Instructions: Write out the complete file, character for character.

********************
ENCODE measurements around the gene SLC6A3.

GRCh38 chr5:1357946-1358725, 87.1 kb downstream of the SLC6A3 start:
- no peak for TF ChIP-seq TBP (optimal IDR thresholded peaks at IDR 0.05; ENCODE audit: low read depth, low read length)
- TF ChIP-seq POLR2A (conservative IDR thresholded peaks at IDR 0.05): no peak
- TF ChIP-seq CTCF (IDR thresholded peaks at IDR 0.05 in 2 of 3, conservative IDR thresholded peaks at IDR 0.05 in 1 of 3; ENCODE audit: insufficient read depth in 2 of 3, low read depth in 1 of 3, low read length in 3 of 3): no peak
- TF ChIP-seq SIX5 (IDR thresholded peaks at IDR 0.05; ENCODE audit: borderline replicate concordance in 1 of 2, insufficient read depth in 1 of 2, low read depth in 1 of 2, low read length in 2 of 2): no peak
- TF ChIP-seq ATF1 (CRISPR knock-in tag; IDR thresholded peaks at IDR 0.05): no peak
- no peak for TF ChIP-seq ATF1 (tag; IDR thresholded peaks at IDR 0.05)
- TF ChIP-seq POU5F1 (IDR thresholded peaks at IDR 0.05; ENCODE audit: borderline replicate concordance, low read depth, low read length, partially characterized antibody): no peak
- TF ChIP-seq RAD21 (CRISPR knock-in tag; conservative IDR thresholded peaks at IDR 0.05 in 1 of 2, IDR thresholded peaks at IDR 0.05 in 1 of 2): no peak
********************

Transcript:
ENCODE measurements around the gene SLC6A3.

GRCh38 chr5:1357946-1358725, 87.1 kb downstream of the SLC6A3 start:
- no peak for TF ChIP-seq TBP (optimal IDR thresholded peaks at IDR 0.05; ENCODE audit: low read depth, low read length)
- TF ChIP-seq POLR2A (conservative IDR thresholded peaks at IDR 0.05): no peak
- TF ChIP-seq CTCF (IDR thresholded peaks at IDR 0.05 in 2 of 3, conservative IDR thresholded peaks at IDR 0.05 in 1 of 3; ENCODE audit: insufficient read depth in 2 of 3, low read depth in 1 of 3, low read length in 3 of 3): no peak
- TF ChIP-seq SIX5 (IDR thresholded peaks at IDR 0.05; ENCODE audit: borderline replicate concordance in 1 of 2, insufficient read depth in 1 of 2, low read depth in 1 of 2, low read length in 2 of 2): no peak
- TF ChIP-seq ATF1 (CRISPR knock-in tag; IDR thresholded peaks at IDR 0.05): no peak
- no peak for TF ChIP-seq ATF1 (tag; IDR thresholded peaks at IDR 0.05)
- TF ChIP-seq POU5F1 (IDR thresholded peaks at IDR 0.05; ENCODE audit: borderline replicate concordance, low read depth, low read length, partially characterized antibody): no peak
- TF ChIP-seq RAD21 (CRISPR knock-in tag; conservative IDR thresholded peaks at IDR 0.05 in 1 of 2, IDR thresholded peaks at IDR 0.05 in 1 of 2): no peak